While for most men office banter comes naturally, women aren’t quite as au fait with humour at work. Stylist investigates.
Ever thought of that killer witty comeback in the middle of a meeting, only to choke on it just before it left your lips? Or maybe bitten down on a brilliant joke in a presentation as you looked out across a sea of stony faces and worried about that terrible tumbleweed moment? If you have, you’re not alone. A study of male/female differences in workplace humour published in the International Journal Of Humor Research concluded that, at work: “Humour is much less a part of the female’s communicative patterns.”
For while many men wisecrack their way through the working day with ease, often women who could give Joan Rivers a run for her money in the pub are a joke-free zone at their desk. But by quelling our humour the second we enter the office, we may actually be putting ourselves at a disadvantage – there is a growing body of evidence that proving you have a sense of humour is actually good for your career.
Of course, we’re not suggesting you joke your way through your next conference call or start making gags about your workmate’s unfortunate haircut after a lunchtime salon appointment. But believing that we must be serious in order to be taken seriously may be a career hurdle. Chris Robert, assistant professor of management at the University of Missouri-Columbia, who conducted a recent study into the field, says, “We discovered the use of humour and the ability to produce laughter and make jokes is associated with intelligence and creativity – two things highly valued in workplaces.”
Not convinced? Think about it – if you were a boss, who would you hire? The person who got the job done and made you laugh while they were at it, or the one who simply got the job done? A survey of 737 CEOs on the subject was very clear – 98% said they gave preference to people with a sense of humour. Another survey of 100 of the largest American corporations found that 84% of vice presidents and HR directors preferred funny employees.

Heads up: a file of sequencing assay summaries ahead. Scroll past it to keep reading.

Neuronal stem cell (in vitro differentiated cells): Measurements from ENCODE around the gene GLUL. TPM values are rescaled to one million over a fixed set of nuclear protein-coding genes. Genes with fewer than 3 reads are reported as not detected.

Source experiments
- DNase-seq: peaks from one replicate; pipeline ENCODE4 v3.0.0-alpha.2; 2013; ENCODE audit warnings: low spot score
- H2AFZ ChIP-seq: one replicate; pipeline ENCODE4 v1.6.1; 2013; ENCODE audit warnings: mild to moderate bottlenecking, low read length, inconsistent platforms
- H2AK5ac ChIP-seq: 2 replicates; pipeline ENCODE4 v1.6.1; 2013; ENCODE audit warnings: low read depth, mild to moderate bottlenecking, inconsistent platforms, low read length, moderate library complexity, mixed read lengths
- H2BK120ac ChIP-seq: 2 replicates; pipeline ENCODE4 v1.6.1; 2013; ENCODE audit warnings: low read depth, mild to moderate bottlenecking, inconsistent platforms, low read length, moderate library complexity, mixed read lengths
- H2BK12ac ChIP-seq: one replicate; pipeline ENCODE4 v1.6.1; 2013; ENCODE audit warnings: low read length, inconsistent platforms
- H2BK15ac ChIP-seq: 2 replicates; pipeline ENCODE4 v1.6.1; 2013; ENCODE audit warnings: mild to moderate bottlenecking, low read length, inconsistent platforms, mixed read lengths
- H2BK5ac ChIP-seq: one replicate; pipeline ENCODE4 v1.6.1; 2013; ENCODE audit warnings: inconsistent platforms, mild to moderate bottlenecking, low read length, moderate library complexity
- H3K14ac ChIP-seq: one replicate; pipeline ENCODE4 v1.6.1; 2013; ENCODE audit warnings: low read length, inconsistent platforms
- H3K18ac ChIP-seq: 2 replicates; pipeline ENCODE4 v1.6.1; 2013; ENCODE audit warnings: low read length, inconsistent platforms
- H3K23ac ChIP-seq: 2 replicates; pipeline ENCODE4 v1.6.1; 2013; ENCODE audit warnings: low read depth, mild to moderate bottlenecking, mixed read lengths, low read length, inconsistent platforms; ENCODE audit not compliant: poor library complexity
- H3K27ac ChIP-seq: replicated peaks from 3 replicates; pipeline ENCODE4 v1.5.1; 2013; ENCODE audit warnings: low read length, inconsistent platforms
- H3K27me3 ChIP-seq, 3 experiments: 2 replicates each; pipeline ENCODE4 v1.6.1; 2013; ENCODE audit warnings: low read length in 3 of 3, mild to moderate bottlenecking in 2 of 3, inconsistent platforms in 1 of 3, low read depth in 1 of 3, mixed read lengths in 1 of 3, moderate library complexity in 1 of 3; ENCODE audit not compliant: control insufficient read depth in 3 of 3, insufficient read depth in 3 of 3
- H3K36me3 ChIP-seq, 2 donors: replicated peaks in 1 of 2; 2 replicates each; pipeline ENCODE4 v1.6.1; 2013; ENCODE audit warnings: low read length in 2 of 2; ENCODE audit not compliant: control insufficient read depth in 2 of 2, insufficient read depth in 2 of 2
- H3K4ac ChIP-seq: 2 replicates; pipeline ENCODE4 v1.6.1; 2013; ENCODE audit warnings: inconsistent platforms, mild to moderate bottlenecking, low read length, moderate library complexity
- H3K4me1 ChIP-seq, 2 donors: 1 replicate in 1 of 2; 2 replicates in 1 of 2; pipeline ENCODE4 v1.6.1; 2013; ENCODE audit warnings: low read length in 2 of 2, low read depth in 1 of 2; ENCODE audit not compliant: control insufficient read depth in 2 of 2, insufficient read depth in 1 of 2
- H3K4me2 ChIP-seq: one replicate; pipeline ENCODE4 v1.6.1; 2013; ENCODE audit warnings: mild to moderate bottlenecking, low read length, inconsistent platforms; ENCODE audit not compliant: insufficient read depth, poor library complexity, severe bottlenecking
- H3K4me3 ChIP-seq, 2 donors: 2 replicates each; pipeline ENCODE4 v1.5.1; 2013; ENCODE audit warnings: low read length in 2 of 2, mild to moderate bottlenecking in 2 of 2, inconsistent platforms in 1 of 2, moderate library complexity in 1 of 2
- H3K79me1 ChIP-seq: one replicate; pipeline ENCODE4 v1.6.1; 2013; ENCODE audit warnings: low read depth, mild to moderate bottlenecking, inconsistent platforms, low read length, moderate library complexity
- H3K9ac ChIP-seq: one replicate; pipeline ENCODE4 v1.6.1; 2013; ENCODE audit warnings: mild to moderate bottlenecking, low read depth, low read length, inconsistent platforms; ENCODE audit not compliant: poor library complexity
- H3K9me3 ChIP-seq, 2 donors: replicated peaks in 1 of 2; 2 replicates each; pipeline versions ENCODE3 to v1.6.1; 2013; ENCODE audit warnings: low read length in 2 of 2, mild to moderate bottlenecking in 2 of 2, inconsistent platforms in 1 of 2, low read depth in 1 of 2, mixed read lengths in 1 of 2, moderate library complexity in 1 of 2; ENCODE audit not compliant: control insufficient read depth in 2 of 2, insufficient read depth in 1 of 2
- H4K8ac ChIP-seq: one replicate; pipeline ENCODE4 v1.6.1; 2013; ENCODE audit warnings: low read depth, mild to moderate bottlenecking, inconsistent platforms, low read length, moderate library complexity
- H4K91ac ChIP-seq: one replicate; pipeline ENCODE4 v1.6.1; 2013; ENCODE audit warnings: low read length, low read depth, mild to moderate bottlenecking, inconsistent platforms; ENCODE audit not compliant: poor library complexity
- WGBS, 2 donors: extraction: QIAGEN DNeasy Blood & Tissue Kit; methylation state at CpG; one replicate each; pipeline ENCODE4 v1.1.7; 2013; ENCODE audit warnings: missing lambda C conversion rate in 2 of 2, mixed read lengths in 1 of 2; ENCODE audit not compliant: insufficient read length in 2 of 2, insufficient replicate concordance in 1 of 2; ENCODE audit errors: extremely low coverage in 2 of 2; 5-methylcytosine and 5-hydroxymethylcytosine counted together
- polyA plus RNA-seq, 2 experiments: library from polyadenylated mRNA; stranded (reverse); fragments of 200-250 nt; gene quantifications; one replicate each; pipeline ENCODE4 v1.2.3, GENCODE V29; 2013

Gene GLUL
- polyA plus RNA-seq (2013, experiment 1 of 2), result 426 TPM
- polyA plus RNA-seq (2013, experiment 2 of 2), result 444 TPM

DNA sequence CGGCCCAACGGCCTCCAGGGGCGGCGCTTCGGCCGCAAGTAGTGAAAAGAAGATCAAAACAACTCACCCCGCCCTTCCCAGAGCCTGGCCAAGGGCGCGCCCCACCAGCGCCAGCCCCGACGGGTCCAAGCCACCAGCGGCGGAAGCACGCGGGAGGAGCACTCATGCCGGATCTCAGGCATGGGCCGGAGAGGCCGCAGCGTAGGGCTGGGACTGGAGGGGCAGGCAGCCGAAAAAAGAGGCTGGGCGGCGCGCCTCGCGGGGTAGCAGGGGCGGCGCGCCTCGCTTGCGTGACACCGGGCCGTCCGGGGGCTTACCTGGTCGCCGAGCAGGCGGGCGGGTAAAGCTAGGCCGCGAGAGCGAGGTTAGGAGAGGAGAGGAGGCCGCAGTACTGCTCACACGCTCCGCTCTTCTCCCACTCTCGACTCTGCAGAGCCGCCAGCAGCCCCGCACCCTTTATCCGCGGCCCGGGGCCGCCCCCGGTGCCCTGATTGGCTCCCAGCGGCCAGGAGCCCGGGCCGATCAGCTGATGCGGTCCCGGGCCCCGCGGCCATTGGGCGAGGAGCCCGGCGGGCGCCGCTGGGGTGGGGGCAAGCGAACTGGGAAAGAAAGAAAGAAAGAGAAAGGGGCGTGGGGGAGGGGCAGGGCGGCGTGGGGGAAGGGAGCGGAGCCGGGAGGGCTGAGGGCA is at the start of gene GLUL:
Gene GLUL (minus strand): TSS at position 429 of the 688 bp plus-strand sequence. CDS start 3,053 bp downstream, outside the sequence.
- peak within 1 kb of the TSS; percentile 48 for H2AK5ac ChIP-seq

It’s not just about landing the job either – it actually makes us work better and stay healthier when we do. “The link between humour and positive emotions is strong, and there’s also a strong correlation between positive emotions and workplace performance,” says Robert. Employers have been swift to pick up on this. Julia Murphy, 31, a senior manager in the NHS, tells Stylist that humour is increasingly being heralded as a vital component of any healthy workplace, as well as a key quality in potential leaders.
“I’ve found that teams gel more quickly and are better at tackling challenges when there is an element of humour,” she says. “In NHS leadership training, it is considered a key aspect. Obviously, you don’t want to be the class clown, but many of the great leaders today – Barack Obama, for example – use laughter effectively and to their advantage.”
70% of workplace jokes centre on making fun of age and sexual orientation. Which sex do you think is making most of the gags?